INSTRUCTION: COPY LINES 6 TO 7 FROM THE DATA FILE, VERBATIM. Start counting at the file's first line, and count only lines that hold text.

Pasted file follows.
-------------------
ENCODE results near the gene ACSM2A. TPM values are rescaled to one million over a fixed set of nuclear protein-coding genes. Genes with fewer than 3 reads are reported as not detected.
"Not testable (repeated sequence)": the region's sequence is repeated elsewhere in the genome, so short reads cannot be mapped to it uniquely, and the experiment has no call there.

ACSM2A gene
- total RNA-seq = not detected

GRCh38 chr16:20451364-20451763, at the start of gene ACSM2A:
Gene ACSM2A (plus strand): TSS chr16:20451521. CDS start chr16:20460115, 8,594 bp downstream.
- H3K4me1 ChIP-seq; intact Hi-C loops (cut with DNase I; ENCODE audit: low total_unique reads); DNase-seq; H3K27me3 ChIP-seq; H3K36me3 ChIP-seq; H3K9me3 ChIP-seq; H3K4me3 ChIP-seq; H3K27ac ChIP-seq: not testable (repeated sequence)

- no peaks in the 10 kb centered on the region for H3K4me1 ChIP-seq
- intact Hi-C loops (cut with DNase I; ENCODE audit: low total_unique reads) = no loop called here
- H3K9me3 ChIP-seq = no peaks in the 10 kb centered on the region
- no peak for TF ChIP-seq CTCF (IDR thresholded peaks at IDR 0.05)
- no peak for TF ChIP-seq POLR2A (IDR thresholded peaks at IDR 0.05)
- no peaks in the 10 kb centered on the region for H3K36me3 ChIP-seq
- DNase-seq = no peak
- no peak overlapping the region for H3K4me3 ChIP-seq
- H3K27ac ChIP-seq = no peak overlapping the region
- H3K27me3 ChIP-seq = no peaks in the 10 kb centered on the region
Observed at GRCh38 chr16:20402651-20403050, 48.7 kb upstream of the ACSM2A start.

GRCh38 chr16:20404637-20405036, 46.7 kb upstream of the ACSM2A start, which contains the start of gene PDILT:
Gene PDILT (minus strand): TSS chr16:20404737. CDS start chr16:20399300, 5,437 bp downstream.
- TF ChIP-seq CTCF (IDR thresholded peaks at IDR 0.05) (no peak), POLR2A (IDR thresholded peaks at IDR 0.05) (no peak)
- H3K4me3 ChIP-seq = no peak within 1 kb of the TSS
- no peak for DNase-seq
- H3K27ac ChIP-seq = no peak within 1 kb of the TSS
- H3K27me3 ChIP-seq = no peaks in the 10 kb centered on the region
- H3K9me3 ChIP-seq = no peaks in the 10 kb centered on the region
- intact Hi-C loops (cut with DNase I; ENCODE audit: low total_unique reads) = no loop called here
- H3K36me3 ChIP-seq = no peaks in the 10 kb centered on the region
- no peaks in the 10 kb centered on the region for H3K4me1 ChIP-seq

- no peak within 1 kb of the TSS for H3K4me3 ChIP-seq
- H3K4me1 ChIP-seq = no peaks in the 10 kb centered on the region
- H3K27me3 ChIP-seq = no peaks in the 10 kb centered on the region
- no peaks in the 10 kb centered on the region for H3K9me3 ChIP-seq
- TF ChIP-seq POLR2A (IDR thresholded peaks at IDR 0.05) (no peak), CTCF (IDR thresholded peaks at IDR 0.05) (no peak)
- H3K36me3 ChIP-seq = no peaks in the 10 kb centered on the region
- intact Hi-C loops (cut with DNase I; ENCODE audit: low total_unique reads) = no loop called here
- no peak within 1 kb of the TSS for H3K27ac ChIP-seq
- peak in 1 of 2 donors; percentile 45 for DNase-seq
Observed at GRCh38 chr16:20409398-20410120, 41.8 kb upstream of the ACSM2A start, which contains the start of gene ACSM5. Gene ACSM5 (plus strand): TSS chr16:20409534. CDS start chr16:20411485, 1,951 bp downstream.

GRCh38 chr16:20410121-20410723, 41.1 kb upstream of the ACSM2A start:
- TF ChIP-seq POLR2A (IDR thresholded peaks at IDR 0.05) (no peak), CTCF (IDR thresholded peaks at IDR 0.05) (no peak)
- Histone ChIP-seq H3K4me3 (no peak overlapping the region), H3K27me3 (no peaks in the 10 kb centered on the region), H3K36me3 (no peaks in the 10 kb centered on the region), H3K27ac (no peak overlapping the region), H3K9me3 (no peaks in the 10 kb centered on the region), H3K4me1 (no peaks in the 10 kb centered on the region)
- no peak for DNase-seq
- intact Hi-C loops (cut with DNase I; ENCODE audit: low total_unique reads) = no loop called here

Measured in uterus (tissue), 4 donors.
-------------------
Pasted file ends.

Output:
Gene ACSM2A (plus strand): TSS chr16:20451521. CDS start chr16:20460115, 8,594 bp downstream.
- H3K4me1 ChIP-seq; intact Hi-C loops (cut with DNase I; ENCODE audit: low total_unique reads); DNase-seq; H3K27me3 ChIP-seq; H3K36me3 ChIP-seq; H3K9me3 ChIP-seq; H3K4me3 ChIP-seq; H3K27ac ChIP-seq: not testable (repeated sequence)